How Colleges Use Integrated Planning and Advising for Student Success (iPASS) to Transform Student Support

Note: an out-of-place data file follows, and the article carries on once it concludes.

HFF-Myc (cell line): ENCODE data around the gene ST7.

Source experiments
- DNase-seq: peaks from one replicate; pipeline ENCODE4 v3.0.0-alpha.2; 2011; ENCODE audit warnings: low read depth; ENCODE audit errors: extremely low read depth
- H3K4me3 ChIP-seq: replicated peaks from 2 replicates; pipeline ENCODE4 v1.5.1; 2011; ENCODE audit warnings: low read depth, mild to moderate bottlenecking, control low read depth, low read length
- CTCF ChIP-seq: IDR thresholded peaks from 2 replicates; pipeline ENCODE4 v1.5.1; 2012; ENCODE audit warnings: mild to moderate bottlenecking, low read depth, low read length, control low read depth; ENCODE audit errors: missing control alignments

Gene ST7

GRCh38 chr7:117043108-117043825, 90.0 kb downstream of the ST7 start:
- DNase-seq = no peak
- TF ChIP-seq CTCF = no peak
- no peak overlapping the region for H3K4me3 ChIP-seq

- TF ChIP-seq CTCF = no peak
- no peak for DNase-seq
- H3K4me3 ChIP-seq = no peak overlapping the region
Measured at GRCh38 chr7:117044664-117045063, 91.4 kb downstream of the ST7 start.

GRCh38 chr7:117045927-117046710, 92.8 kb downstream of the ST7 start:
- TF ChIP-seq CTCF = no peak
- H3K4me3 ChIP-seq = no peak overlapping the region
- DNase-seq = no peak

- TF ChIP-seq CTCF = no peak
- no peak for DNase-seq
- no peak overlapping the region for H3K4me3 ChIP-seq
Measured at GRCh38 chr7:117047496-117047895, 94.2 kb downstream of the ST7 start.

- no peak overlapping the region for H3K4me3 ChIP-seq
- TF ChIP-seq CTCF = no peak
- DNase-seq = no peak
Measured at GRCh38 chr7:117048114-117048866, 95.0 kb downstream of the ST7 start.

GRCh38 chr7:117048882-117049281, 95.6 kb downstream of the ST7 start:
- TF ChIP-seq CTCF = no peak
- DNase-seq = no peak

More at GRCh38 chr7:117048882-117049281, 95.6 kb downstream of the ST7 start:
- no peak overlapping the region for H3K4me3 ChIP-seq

This paper examines technology-mediated advising reform in order to contribute to the understanding of how colleges engage in transformative change to improve student outcomes. The authors conceptualize transformation as occurring along three interrelated dimensions of organizational functioning--structural, process, and attitudinal--and identify conditions that encourage or discourage transformation using pre/post data from six colleges deploying integrated planning and advising for student success (iPASS). Three of the six colleges made steps toward transforming their student support delivery. Four contextual features appear to underpin colleges’ likelihood of transformative reform: technology and vendor relationships, reform vision and rationale, leadership, and the college’s orientation toward student success. These findings support Karp and Fletcher’s (2014) hypothesis that technology is necessary but not sufficient for transformation, and that project-level and organizational factors are perhaps more important. Moreover, technology can spur substantial institutional change, but only under certain circumstances.
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